ADDISABABA: A Tigrayan youth group accused Ethiopia state-appointed rights watchdog on Tuesday of killing hundreds of civilians as federal and local forces both declared victories in the country’s mountainous north in a three-week battle.
The government of Prime Minister Abiy Ahmed said that enemy soldiers were surrendering as they marched towards the regional capital, but the Tigrayans reported fighting and destroying a prominent division of the army.
The Ethiopian Human Rights Commission released results of an attack in Mai Kadra in southwest Tigray on November 9, first mentioned by Amnesty International, where it said that at least 600 members of the Amhara and Wolkait ethnic groups in the city were killed by a youth group called Samri.
They were beaten to death, stabbed, set on fire and strangled with cords, the study said while by concealing them in houses, some residents shielded neighbours. In the “massacre,” the tribunal accused local forces of colluding.
The Tigray People’s Liberation Front (TPLF) was not readily available, but previously denied participation. Hundreds have died since war began on Nov 4, more than 41,000 refugees have fled to Sudan, and people have been widespreadly devastated and rooted from homes.
The conflict extended to Eritrea, where the Tigrayans fired missiles, and even impacted Somalia, where several hundred Tigrayans were disarmed by Ethiopia in a peacekeeping force against Al Qaeda-linked militants.
The government of Abiy said that many Tigrayan combatants had reacted to a 72-hour ultimatum to lay down weapons before a threatened offensive against half a million inhabitants of Mekelle region. On Wednesday, the deadline ends.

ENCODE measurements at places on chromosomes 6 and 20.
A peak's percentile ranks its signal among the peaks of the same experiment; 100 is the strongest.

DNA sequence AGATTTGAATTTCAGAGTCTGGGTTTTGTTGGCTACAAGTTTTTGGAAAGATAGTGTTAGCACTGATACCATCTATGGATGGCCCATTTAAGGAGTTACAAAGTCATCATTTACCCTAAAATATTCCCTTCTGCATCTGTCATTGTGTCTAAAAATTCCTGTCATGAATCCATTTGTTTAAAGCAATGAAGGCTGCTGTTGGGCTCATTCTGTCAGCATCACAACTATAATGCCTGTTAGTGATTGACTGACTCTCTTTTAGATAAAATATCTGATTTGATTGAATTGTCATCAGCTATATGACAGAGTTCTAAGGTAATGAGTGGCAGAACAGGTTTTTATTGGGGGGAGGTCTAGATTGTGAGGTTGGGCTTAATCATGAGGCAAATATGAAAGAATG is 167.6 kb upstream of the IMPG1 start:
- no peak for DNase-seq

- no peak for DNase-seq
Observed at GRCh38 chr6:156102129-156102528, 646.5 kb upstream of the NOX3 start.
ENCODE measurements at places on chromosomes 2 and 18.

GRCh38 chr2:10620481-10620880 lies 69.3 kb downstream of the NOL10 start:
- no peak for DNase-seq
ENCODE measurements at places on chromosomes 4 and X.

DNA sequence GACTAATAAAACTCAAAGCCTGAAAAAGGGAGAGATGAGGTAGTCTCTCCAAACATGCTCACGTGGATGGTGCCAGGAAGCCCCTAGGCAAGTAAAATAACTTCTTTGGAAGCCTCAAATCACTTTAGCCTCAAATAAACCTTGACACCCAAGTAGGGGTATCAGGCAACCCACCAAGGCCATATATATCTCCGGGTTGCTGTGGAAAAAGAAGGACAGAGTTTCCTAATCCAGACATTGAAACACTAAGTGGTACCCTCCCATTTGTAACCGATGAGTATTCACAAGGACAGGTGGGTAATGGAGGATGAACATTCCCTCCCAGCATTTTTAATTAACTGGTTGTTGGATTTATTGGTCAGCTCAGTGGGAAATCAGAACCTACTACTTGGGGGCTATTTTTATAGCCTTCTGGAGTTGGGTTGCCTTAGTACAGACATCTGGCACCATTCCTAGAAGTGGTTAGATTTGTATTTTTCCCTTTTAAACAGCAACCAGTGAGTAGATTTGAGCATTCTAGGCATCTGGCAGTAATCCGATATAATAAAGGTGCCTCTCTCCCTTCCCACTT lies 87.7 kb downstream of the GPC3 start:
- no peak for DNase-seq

A different version was provided by the battle-hardened TPLF, which had ruled the area of more than 5 million residents, claiming their troops were holding federal forces at bay and scoring victories.
A significant army unit, which he designated as the 21st mechanised division, was destroyed in an assault at Raya-Wajirat led by a former commander of that unit now fighting for the TPLF, their spokesman Getachew Reda said. Prime Minister Billene Seyoum’s spokeswoman refuted that.
The government version that Mekelle is surrounded at about 50 km (30 mile) distance has been denied by TPLF chief Debretsion Gebre-michael. The UN Security Council was supposed to hold informal talks about Tigray on Tuesday, but that was postponed to allow AU envoys time to fly to Ethiopia, diplomats said.
Abiy, who last year received the Nobel Peace Prize for breaking a standoff with Eritrea, said that while he expects to receive AU envoys, he would not bargain with the TPLF.
His predecessor, Prime Minister Hailemariam Desalegn, denounced the well-intentioned outsiders” mediation attempts that he declared obscured TPLF violations and overestimated their meaning in Ethiopian society.
“The key problem in the approach of the international community to Ethiopia is the assumption of moral equivalence, which, he wrote in Foreign Policy magazine, leads foreign governments to adopt an attitude of false balance and ambiguity between the federal and Tigrayan sides.”